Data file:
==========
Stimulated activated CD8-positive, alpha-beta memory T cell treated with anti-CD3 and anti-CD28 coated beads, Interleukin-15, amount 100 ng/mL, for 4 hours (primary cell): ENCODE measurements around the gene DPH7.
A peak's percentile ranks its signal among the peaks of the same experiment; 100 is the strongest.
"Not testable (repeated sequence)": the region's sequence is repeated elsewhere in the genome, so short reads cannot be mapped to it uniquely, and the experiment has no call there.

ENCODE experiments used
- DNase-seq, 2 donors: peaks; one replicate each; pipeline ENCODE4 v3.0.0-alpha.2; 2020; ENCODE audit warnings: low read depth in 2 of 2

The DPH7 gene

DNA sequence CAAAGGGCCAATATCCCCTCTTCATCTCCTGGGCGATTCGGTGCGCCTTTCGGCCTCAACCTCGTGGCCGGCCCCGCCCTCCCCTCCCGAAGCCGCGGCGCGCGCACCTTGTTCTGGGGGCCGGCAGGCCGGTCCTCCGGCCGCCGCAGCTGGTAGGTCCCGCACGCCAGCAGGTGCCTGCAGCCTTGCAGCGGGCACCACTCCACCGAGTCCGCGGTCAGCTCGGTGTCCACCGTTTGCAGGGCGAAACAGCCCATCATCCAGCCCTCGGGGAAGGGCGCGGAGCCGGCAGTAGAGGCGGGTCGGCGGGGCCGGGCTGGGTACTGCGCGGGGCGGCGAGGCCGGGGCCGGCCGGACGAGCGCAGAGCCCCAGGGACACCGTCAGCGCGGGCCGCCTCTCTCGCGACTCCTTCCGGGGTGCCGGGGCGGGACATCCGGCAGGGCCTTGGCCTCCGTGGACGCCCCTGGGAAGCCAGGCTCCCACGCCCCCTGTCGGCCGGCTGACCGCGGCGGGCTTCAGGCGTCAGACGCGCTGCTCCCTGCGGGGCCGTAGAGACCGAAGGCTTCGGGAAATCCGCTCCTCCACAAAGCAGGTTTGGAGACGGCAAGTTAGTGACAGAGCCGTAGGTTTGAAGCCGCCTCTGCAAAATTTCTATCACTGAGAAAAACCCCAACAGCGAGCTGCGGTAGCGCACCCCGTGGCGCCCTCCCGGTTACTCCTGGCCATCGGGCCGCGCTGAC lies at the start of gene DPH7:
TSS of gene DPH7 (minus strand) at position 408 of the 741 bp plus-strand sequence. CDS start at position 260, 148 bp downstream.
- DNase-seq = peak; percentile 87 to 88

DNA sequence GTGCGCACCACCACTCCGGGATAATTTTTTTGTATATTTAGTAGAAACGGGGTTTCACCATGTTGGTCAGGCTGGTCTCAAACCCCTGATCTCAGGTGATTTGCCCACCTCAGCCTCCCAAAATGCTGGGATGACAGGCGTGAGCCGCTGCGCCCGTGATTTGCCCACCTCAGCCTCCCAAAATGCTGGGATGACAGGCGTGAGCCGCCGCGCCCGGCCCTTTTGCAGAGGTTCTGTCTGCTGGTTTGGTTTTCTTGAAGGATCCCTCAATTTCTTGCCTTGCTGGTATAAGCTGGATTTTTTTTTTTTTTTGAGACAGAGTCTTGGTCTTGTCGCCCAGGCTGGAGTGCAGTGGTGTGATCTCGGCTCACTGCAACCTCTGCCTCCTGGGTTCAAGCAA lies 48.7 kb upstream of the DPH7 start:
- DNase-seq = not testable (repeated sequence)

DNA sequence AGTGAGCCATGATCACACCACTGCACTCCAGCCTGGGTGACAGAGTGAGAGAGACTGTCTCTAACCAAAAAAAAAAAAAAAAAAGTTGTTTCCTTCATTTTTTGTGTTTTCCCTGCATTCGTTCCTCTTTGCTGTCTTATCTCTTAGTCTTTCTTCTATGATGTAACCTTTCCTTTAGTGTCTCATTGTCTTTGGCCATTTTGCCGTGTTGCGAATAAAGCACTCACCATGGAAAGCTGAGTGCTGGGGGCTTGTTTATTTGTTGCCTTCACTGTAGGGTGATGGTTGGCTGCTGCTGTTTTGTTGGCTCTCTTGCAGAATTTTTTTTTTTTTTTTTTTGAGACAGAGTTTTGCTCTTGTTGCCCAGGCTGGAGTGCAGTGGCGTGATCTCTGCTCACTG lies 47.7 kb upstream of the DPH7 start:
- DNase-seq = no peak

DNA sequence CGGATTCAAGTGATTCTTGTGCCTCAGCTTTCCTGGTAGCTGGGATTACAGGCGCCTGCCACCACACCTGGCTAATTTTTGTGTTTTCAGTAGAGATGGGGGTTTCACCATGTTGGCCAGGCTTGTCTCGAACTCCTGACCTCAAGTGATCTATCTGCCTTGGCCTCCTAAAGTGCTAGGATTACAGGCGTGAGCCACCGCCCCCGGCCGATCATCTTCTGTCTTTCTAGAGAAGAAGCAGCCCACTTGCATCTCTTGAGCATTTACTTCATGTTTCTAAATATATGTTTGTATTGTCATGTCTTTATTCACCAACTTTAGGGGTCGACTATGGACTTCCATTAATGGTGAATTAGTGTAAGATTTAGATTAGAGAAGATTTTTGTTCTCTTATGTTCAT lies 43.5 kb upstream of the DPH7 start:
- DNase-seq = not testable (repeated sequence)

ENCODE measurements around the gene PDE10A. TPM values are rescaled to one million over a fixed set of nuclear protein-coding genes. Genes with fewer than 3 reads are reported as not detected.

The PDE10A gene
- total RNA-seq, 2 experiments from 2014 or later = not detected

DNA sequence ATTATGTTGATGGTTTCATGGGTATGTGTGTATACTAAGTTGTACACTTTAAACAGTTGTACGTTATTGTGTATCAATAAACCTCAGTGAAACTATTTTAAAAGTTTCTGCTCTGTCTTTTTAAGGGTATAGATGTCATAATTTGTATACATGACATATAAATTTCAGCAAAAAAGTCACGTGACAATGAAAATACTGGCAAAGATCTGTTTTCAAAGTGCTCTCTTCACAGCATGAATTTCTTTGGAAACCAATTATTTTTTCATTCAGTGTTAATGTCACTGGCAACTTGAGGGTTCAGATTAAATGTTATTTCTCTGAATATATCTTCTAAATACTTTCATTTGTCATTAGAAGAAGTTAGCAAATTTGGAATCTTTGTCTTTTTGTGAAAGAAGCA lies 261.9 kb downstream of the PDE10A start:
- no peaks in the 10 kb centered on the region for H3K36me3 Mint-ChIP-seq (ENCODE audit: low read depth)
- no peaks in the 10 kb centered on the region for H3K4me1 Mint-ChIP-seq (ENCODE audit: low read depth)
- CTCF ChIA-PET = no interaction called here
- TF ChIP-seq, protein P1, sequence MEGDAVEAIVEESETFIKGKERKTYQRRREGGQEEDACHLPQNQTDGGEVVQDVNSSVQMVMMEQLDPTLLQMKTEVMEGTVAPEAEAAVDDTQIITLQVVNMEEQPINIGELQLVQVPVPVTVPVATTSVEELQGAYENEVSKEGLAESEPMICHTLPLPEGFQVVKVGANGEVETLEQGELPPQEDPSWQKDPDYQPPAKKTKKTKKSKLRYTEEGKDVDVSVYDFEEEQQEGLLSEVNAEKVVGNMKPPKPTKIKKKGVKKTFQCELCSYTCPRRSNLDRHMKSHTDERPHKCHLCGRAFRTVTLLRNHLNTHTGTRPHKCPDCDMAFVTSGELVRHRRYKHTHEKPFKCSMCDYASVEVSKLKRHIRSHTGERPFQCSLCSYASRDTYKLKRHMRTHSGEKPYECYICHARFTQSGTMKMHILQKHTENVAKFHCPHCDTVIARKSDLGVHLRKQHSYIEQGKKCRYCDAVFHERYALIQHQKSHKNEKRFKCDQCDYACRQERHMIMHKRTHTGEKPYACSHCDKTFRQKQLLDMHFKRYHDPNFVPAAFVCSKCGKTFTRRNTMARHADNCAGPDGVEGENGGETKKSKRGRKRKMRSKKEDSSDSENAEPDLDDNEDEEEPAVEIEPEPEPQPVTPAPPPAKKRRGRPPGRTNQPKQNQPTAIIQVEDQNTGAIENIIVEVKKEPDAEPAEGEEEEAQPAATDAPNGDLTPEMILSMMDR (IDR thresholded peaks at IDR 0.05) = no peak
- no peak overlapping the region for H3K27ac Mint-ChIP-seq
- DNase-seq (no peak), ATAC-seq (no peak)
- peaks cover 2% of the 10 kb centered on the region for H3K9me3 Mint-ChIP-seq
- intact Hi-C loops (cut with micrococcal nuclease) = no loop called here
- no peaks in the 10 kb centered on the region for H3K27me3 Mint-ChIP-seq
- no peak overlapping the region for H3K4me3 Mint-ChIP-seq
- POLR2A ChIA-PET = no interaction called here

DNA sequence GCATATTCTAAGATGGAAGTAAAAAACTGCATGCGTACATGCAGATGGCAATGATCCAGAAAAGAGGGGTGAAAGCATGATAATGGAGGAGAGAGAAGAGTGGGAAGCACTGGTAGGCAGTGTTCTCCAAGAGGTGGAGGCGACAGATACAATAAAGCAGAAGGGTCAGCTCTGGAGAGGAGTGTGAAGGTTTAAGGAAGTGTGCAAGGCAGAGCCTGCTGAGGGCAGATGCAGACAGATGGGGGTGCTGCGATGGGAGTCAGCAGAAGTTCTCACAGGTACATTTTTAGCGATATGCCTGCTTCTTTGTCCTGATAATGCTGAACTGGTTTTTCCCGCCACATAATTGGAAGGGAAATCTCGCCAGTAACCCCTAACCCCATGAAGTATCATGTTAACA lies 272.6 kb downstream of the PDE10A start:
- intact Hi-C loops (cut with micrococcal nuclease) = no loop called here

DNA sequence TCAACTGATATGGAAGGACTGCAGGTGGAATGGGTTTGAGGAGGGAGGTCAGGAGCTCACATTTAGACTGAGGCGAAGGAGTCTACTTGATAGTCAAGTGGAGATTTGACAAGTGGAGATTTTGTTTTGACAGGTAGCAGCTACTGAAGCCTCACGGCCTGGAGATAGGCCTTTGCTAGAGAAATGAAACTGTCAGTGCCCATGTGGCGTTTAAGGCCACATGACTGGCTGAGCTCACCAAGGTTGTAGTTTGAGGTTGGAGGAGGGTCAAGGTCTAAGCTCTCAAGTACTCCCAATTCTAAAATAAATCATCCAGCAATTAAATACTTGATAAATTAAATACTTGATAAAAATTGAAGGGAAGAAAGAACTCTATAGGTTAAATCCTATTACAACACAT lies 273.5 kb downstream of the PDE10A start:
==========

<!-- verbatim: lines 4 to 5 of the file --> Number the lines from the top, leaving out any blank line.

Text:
ENCODE experiments used
- DNase-seq, 2 donors: peaks; one replicate each; pipeline ENCODE4 v3.0.0-alpha.2; 2020; ENCODE audit warnings: low read depth in 2 of 2